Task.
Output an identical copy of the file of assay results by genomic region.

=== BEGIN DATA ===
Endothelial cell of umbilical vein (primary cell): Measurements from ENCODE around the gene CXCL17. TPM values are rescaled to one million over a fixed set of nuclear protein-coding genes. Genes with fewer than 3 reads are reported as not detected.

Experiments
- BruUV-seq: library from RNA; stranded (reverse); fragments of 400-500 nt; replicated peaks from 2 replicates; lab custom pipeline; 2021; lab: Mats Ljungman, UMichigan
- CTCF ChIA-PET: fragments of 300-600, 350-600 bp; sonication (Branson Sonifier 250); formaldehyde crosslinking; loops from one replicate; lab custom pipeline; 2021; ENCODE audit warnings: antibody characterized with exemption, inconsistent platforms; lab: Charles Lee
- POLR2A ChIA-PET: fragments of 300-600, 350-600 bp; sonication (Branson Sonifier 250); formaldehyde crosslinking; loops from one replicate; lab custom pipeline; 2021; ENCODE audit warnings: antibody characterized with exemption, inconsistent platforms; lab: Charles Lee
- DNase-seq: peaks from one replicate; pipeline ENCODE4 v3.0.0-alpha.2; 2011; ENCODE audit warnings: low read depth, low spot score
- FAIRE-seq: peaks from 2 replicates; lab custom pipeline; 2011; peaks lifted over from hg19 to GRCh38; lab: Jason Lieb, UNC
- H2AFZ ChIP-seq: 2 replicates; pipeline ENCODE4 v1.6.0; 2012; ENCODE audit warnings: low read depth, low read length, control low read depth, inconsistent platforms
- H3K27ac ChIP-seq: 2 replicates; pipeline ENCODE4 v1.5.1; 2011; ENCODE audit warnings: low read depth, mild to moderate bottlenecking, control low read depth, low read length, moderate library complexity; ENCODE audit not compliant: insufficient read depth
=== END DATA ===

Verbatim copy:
Endothelial cell of umbilical vein (primary cell): Measurements from ENCODE around the gene CXCL17. TPM values are rescaled to one million over a fixed set of nuclear protein-coding genes. Genes with fewer than 3 reads are reported as not detected.

Experiments
- BruUV-seq: library from RNA; stranded (reverse); fragments of 400-500 nt; replicated peaks from 2 replicates; lab custom pipeline; 2021; lab: Mats Ljungman, UMichigan
- CTCF ChIA-PET: fragments of 300-600, 350-600 bp; sonication (Branson Sonifier 250); formaldehyde crosslinking; loops from one replicate; lab custom pipeline; 2021; ENCODE audit warnings: antibody characterized with exemption, inconsistent platforms; lab: Charles Lee
- POLR2A ChIA-PET: fragments of 300-600, 350-600 bp; sonication (Branson Sonifier 250); formaldehyde crosslinking; loops from one replicate; lab custom pipeline; 2021; ENCODE audit warnings: antibody characterized with exemption, inconsistent platforms; lab: Charles Lee
- DNase-seq: peaks from one replicate; pipeline ENCODE4 v3.0.0-alpha.2; 2011; ENCODE audit warnings: low read depth, low spot score
- FAIRE-seq: peaks from 2 replicates; lab custom pipeline; 2011; peaks lifted over from hg19 to GRCh38; lab: Jason Lieb, UNC
- H2AFZ ChIP-seq: 2 replicates; pipeline ENCODE4 v1.6.0; 2012; ENCODE audit warnings: low read depth, low read length, control low read depth, inconsistent platforms
- H3K27ac ChIP-seq: 2 replicates; pipeline ENCODE4 v1.5.1; 2011; ENCODE audit warnings: low read depth, mild to moderate bottlenecking, control low read depth, low read length, moderate library complexity; ENCODE audit not compliant: insufficient read depth